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Norway’s New Prison–Humanity vs. Corporatism…

We arrived at FCI Ray Brook (Lake Placid, NY) federal prison in a driving snow storm in the winter of 1990-91.  Not unusual for the site of the 1980 Winter Olympics.

After a year in Detroit’s Wayne County Jail and the holding facilities at FCI Milan, MI, Ray Brook (RBK) was my first officially designated prison to begin serving a 25-yr sentence for a cocaine conspiracy of which I was never a member.

By the time convictees actually reach their “home” prison in gulag America, it can feel like a great relief.  The jails, holding tanks, and transfer procedures are that draconian.

Filing off the bus wearing only slippers, elastic pants and T-shirts, we were relieved of our heavy burden of chains and cuffs.

It was midnight by the time we were processed, given an armful of clothes and bedding, and assigned a housing unit.  Taken back outside one-by-one with the snowstorm howling, I was directed to follow a certain path to the Mohawk housing unit.

Halden Fengsel Prison, Norway…

I could only see a few feet of the walkway in front of me as the prison guard radioed that I was on the way.  He told me to run.  After a few feet, swallowed up by the driving snow, I slowed down and walked.

For the first time in a year I was outside and free—as free as one could be in the circumstances.  I ignored the snow and cold . . . taking my time, relishing the relative freedom.  That was all more than 20-yrs-ago…

Prisoner-Family Visitation…

Reading an article in Time.com on Norway’s brand new prison, Halden Fengsel, brought back these memories . . . and the vast differences between us.

Of course, in Norway–in most of Europe for that matter—they believe that repressive prisons simply don’t work, in fact, exactly the opposite.  The best chance for reintegrating prisoners back into society is to treat them humanely.  But then, that reflects their goal and who they are as a people.

In the US, the penal system is a product of the conservative amorality of authoritative abusers: Retribution & punishment.  It’s often what conservatives experienced as children; it’s become who they are and all they know.

Norway prison cell…

US prisons are a microcosm of US society at large.  Empathy is perceived here as a weakness . . . a coddling nanny-state.  They carry that learned mentality all the way to the bank.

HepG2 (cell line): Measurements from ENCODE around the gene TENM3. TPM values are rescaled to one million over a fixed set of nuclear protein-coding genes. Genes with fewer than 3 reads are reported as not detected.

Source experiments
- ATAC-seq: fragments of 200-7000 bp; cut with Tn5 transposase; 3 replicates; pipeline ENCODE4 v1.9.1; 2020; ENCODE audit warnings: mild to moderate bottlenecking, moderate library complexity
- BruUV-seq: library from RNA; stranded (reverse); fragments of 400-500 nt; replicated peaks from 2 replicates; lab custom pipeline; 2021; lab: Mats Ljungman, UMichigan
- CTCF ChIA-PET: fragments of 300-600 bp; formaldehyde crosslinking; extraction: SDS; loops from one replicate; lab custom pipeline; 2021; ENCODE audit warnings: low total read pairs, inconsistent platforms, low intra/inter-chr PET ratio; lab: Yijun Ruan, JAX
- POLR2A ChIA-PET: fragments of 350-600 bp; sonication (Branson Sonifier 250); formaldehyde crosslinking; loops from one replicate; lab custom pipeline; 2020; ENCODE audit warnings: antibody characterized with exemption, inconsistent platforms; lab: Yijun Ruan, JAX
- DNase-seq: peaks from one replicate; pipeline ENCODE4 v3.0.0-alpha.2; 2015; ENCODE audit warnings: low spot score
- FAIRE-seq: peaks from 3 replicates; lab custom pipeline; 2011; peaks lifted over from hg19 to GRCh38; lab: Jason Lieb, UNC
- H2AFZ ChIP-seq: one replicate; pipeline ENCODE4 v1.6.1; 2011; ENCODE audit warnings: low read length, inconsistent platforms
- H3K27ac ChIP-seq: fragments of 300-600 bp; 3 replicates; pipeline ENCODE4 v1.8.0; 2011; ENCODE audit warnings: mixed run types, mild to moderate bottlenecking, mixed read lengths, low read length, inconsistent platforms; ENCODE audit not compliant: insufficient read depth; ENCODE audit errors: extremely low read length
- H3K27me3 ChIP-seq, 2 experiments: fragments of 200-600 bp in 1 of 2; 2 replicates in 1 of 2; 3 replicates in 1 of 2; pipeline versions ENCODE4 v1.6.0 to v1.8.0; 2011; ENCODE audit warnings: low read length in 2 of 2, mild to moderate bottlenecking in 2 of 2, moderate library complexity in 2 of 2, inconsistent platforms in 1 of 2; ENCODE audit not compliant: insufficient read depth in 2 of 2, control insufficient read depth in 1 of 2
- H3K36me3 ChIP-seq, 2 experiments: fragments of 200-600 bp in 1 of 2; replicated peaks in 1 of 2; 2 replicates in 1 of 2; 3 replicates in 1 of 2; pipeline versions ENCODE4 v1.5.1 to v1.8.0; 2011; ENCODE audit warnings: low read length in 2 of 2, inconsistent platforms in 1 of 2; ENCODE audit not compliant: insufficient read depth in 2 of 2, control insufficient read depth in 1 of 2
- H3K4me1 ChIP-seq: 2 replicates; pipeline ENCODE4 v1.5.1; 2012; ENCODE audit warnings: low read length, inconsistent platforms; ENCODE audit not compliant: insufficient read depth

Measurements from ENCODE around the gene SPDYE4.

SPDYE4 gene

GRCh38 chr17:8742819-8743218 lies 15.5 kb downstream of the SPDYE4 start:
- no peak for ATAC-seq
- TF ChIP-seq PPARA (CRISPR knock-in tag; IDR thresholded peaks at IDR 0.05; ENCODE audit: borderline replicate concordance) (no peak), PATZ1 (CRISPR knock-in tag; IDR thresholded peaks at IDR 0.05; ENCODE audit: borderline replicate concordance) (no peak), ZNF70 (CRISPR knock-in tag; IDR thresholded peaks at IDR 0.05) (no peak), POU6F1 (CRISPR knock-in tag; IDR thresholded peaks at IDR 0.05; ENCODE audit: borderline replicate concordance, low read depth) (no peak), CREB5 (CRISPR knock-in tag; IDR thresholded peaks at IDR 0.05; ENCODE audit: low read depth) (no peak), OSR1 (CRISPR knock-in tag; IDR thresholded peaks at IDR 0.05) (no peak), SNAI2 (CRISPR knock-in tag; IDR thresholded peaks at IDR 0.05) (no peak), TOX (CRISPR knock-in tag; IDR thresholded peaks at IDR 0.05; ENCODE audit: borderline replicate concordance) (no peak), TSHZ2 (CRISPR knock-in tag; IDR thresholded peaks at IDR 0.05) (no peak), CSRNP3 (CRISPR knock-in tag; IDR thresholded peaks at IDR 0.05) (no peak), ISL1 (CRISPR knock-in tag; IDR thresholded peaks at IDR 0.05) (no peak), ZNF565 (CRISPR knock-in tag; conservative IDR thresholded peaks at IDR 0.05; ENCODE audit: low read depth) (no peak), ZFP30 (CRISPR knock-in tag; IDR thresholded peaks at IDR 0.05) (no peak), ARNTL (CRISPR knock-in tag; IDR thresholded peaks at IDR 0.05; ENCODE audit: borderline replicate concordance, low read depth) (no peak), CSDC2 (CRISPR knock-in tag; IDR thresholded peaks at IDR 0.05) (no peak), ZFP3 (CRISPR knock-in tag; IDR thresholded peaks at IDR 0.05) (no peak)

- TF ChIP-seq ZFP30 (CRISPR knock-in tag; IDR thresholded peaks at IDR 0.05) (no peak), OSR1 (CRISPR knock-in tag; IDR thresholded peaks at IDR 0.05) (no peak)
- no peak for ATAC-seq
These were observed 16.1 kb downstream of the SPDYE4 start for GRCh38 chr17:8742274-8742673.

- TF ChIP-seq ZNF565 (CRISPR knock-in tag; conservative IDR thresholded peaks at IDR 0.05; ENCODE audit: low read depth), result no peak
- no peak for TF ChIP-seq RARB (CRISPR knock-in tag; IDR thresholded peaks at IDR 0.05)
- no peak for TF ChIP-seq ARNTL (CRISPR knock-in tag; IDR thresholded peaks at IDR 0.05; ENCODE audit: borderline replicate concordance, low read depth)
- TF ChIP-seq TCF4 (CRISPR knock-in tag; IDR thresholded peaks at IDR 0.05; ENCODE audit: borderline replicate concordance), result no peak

The perpetual cycle of predatory violence and self-centered profiteering that has become reality by conservative and neo-liberal leadership in America is a pandemic pathology now all but ruling the socio-political landscape.  Eventually, they’ll destroy themselves, along with many of us.

Halden Fengsel, Norway’s second largest prison, was built at great expense ($252 million) to house 252 inmates in one-man “cells” that bear no resemblance to an American prison.

It was designed to be and appear as the focus on human rights and respect that is totally lacking in the American experience.  It was created, as is their criminal justice and penal system, to give prisoners a positive sense of self-confidence thru family-like respect, education and work.  The exact opposite of the US experience.

Only 20%, one-fifth of Norway’s prisoners eventually return to prison.  In the US, that number is up to 67%, two-thirds.  Of course, Norway doesn’t criminalize mental illness, consensual crimes, being a minority, and they employ the penal system as an industrial and  socio-political control mechanism.

Unit Living Room/Kitchen area…

Low criminality is the result.  Norway incarcerates 69/100,000 vs. the America’s 753/100,000—the highest rate in the world.

On the prison grounds, along with jogging trails, is a two-bedroom cottage for family visitation.  The cells—more like college dorm rooms—contain windows without bars, a flat-screen TV and mini-fridges.  Every 10-to-12 cells share a well-designed living room and kitchen.

Prison guards, 50% female, eat their meals and play sports with the prisoners, giving a sense of family that was largely missing in much of the criminal population.  No one is forced to work or go to school.  It becomes a sought-after, positive experience or it simply doesn’t work to begin with.

In US prisons, all programs are mandatory, along with mostly punitive and degrading work.  Bare concrete and steel cells house from 2-to-12 prisoners.

Over 50% of the US inmate population have a mental disorder.  To use the conservative vernacular:  You get what you pay for.

Dr. Publico (Nick Medvecky, PsyD), May 2011

Category: Norway, Prison Stats
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